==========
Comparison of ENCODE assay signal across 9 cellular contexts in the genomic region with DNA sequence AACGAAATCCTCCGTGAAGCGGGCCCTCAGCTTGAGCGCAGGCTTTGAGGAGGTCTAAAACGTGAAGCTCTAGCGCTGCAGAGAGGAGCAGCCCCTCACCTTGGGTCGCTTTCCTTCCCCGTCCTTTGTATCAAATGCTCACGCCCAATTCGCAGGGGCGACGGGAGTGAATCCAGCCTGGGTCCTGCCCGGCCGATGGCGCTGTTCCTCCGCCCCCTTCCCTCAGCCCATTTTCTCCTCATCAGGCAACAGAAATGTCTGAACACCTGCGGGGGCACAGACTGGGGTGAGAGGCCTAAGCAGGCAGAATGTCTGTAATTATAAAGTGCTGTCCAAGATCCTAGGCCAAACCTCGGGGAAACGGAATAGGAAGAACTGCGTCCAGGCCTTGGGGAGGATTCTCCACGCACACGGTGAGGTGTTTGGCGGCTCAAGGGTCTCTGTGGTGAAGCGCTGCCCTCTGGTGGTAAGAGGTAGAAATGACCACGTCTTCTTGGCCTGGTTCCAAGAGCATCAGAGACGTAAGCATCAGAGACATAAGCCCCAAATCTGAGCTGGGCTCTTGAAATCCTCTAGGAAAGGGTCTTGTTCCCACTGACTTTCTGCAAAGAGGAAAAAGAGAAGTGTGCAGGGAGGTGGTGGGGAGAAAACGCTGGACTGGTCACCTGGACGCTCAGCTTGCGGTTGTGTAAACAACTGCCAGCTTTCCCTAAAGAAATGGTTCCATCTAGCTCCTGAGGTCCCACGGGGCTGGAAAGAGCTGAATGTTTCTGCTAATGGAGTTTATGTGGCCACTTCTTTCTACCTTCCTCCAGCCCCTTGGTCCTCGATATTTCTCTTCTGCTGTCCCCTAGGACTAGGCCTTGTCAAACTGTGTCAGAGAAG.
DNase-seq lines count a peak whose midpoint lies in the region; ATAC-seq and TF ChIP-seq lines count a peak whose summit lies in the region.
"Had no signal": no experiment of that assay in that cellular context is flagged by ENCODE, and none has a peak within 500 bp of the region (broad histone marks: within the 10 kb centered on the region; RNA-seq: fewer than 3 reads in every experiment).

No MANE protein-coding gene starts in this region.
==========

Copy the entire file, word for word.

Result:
Comparison of ENCODE assay signal across 9 cellular contexts in the genomic region with DNA sequence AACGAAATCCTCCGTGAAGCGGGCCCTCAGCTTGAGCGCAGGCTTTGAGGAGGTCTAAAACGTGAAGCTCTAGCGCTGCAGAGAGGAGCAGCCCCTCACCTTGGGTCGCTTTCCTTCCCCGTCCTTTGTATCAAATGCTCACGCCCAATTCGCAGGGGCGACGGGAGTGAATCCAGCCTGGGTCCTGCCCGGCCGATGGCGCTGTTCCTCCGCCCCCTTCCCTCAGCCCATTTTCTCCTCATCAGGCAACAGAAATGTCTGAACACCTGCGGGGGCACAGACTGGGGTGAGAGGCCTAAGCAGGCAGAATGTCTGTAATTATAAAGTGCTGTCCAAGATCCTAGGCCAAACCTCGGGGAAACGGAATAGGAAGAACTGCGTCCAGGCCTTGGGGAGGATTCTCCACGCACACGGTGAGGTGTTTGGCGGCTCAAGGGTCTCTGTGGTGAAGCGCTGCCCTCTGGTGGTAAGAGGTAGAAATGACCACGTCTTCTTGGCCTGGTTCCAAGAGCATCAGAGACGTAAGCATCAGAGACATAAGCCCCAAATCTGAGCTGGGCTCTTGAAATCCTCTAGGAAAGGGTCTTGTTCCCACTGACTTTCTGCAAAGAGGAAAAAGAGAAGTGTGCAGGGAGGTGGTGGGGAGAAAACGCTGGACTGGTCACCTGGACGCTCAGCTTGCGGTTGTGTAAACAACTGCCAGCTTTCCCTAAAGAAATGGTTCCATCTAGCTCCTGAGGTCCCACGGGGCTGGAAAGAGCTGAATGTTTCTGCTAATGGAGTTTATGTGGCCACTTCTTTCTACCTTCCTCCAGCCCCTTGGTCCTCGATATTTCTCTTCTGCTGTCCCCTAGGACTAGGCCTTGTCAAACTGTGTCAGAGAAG.
DNase-seq lines count a peak whose midpoint lies in the region; ATAC-seq and TF ChIP-seq lines count a peak whose summit lies in the region.
"Had no signal": no experiment of that assay in that cellular context is flagged by ENCODE, and none has a peak within 500 bp of the region (broad histone marks: within the 10 kb centered on the region; RNA-seq: fewer than 3 reads in every experiment).

No MANE protein-coding gene starts in this region.